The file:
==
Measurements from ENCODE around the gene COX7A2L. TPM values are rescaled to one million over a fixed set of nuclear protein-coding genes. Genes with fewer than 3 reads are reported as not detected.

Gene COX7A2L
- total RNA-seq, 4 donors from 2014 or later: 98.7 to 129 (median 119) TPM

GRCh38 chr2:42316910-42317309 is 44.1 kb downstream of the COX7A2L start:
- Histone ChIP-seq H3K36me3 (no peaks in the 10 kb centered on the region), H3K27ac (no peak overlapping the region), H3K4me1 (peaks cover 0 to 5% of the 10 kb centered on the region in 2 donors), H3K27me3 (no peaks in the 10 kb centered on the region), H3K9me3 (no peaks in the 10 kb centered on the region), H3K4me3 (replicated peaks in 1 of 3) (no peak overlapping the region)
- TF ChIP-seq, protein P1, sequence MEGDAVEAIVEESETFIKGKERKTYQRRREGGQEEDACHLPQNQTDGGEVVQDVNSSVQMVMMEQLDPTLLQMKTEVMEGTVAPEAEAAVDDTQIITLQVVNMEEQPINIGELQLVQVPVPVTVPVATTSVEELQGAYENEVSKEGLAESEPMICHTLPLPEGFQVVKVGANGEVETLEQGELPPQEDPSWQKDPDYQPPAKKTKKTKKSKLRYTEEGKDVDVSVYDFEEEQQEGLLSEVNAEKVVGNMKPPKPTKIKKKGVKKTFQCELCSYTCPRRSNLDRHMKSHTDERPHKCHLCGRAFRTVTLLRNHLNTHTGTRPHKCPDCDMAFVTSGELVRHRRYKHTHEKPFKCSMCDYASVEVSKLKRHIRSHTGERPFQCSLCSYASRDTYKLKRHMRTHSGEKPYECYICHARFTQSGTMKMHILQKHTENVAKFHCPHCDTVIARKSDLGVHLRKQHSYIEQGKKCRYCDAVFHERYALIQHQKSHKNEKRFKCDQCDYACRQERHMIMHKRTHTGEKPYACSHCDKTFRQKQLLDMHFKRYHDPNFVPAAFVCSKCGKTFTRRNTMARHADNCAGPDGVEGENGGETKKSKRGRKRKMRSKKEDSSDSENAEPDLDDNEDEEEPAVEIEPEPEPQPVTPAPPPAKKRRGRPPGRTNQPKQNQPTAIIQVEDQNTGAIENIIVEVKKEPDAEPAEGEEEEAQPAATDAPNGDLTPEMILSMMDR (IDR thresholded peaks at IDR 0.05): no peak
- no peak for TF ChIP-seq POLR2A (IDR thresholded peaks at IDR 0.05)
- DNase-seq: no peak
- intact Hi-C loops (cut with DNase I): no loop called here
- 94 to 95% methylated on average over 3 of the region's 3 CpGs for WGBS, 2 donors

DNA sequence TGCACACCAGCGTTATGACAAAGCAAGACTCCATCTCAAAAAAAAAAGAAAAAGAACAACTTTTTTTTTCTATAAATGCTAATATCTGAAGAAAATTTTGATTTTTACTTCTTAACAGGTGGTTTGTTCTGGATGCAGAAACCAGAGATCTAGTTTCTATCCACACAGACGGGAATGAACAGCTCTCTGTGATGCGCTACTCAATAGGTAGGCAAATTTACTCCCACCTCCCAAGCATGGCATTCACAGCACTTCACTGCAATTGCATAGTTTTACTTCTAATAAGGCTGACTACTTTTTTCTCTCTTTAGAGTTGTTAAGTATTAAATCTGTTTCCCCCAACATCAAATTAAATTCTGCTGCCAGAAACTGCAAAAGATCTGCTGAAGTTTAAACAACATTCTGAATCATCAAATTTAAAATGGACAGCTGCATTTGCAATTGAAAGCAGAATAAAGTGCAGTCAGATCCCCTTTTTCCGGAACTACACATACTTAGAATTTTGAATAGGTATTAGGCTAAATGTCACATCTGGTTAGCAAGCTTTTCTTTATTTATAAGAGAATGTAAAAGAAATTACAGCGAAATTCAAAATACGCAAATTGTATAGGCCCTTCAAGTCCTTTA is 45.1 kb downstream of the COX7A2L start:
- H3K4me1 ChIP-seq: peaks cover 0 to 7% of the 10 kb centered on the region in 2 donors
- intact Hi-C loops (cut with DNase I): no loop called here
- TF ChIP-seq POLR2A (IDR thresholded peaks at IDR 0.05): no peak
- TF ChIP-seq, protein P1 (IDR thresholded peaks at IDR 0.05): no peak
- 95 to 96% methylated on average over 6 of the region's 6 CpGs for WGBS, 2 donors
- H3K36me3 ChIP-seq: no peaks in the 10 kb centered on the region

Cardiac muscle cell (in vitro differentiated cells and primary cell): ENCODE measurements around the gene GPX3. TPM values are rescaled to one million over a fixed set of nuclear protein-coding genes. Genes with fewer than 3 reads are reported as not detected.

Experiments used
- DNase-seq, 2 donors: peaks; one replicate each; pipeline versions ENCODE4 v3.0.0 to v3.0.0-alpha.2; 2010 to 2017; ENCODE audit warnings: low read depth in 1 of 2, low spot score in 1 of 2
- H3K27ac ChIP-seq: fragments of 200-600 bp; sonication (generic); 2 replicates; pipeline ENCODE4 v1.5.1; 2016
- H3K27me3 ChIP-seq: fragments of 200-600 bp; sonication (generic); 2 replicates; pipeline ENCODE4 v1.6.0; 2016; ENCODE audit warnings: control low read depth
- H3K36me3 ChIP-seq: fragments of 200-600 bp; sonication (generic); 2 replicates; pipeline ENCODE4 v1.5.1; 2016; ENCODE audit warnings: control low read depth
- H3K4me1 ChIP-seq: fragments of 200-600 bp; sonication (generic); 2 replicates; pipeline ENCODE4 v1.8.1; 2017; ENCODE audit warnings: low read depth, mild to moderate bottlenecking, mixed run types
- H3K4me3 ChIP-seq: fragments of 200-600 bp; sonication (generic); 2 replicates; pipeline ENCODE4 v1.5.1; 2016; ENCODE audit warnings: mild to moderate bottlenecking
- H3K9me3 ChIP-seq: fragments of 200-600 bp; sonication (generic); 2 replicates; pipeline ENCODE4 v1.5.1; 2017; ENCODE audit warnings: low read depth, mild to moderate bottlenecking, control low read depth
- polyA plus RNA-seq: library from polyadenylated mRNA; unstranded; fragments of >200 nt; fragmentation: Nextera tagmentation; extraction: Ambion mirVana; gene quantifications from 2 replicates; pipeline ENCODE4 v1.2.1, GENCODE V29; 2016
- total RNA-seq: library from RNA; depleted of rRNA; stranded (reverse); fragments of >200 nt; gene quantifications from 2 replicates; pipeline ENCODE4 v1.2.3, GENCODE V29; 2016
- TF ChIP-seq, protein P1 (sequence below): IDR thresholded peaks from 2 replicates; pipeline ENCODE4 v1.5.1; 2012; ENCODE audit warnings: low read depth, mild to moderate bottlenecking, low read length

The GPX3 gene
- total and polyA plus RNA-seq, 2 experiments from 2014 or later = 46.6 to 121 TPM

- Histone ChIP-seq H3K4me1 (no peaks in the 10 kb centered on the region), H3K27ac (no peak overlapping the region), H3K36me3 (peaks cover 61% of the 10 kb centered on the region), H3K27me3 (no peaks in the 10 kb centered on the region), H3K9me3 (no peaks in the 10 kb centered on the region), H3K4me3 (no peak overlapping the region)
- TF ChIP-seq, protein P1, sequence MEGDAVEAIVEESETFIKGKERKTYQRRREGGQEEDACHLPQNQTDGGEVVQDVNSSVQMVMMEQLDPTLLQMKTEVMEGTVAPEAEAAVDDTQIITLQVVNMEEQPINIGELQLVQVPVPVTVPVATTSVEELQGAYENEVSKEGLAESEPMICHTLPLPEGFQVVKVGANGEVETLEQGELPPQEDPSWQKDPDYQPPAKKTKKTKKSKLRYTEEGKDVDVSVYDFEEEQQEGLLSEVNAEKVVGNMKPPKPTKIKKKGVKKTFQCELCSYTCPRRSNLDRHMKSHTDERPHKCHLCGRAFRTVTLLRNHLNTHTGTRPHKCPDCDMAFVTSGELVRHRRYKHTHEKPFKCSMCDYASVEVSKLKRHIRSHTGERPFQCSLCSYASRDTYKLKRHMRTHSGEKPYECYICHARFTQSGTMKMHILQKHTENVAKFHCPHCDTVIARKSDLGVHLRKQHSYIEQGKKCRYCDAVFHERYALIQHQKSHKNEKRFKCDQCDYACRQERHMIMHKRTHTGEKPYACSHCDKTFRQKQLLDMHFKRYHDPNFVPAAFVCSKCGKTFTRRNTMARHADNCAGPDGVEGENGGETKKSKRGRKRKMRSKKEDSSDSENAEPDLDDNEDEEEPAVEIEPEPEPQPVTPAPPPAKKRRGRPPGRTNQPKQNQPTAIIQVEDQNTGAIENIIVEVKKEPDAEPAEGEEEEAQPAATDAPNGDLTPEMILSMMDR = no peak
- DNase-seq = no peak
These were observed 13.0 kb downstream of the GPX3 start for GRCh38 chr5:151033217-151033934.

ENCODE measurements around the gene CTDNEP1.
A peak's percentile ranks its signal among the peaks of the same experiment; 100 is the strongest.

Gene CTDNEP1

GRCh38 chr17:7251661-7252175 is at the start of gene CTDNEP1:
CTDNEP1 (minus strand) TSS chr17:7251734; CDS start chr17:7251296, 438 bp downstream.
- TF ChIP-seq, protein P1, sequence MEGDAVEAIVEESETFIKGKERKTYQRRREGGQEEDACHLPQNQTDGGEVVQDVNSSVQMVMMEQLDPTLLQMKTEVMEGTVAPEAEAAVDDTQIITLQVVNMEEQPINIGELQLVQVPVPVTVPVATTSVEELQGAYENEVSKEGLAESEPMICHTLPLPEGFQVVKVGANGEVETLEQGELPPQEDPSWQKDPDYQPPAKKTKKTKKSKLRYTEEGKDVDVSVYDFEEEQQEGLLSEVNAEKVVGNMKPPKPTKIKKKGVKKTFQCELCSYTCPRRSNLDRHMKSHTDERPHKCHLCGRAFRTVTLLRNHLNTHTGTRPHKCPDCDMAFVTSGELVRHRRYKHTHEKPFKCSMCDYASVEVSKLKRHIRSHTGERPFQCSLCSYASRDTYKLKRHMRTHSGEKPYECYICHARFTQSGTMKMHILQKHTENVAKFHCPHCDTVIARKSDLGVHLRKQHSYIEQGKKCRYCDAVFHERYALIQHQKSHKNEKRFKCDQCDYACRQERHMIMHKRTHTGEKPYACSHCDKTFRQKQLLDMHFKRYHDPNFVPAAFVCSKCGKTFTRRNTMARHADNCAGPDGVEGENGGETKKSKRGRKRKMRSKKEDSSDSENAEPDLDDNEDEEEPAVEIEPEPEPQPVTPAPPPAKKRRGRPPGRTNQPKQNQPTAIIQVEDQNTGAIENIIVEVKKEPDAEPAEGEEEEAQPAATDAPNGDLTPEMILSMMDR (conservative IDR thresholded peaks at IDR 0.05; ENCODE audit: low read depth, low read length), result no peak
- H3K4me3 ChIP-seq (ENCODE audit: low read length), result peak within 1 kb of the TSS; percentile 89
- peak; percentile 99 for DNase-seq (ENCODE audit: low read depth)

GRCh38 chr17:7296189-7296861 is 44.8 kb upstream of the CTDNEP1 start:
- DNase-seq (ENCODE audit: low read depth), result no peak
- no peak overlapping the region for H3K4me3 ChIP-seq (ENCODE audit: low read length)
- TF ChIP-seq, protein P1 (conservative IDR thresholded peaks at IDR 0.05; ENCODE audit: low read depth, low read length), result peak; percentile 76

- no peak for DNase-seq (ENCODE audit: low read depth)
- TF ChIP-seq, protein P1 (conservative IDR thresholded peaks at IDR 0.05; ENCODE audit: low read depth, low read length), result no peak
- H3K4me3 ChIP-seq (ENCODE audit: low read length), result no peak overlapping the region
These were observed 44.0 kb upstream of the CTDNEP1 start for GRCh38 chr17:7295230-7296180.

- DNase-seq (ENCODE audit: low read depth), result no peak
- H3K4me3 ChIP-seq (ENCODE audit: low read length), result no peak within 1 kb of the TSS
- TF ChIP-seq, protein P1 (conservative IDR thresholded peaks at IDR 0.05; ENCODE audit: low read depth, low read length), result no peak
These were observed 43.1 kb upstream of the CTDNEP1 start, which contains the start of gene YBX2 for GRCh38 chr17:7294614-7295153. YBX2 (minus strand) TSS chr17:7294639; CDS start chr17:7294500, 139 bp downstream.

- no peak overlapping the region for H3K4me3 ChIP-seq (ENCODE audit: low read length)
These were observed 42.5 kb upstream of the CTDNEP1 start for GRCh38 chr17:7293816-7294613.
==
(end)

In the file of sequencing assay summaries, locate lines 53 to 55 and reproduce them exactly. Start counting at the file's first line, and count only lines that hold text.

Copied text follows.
- H3K4me3 ChIP-seq (ENCODE audit: low read length), result no peak within 1 kb of the TSS
- TF ChIP-seq, protein P1 (conservative IDR thresholded peaks at IDR 0.05; ENCODE audit: low read depth, low read length), result no peak
These were observed 43.1 kb upstream of the CTDNEP1 start, which contains the start of gene YBX2 for GRCh38 chr17:7294614-7295153. YBX2 (minus strand) TSS chr17:7294639; CDS start chr17:7294500, 139 bp downstream.